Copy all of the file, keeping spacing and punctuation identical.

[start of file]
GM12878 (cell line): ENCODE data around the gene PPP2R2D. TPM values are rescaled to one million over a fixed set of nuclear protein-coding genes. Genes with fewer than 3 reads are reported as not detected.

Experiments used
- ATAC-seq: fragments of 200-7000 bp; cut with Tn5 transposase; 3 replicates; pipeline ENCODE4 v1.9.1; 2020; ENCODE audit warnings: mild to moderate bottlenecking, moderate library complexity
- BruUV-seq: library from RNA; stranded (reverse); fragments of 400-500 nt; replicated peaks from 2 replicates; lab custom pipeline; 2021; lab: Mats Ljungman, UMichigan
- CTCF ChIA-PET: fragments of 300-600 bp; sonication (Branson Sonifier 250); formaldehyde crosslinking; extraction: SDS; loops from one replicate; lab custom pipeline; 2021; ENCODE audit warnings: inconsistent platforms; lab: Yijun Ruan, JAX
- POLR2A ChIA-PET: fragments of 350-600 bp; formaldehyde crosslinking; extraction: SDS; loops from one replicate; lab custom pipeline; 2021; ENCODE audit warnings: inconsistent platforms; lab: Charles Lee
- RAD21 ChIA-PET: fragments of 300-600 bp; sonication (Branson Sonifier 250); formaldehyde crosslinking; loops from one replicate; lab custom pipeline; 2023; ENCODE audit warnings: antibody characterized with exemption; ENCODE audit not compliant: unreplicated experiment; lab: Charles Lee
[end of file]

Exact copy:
GM12878 (cell line): ENCODE data around the gene PPP2R2D. TPM values are rescaled to one million over a fixed set of nuclear protein-coding genes. Genes with fewer than 3 reads are reported as not detected.

Experiments used
- ATAC-seq: fragments of 200-7000 bp; cut with Tn5 transposase; 3 replicates; pipeline ENCODE4 v1.9.1; 2020; ENCODE audit warnings: mild to moderate bottlenecking, moderate library complexity
- BruUV-seq: library from RNA; stranded (reverse); fragments of 400-500 nt; replicated peaks from 2 replicates; lab custom pipeline; 2021; lab: Mats Ljungman, UMichigan
- CTCF ChIA-PET: fragments of 300-600 bp; sonication (Branson Sonifier 250); formaldehyde crosslinking; extraction: SDS; loops from one replicate; lab custom pipeline; 2021; ENCODE audit warnings: inconsistent platforms; lab: Yijun Ruan, JAX
- POLR2A ChIA-PET: fragments of 350-600 bp; formaldehyde crosslinking; extraction: SDS; loops from one replicate; lab custom pipeline; 2021; ENCODE audit warnings: inconsistent platforms; lab: Charles Lee
- RAD21 ChIA-PET: fragments of 300-600 bp; sonication (Branson Sonifier 250); formaldehyde crosslinking; loops from one replicate; lab custom pipeline; 2023; ENCODE audit warnings: antibody characterized with exemption; ENCODE audit not compliant: unreplicated experiment; lab: Charles Lee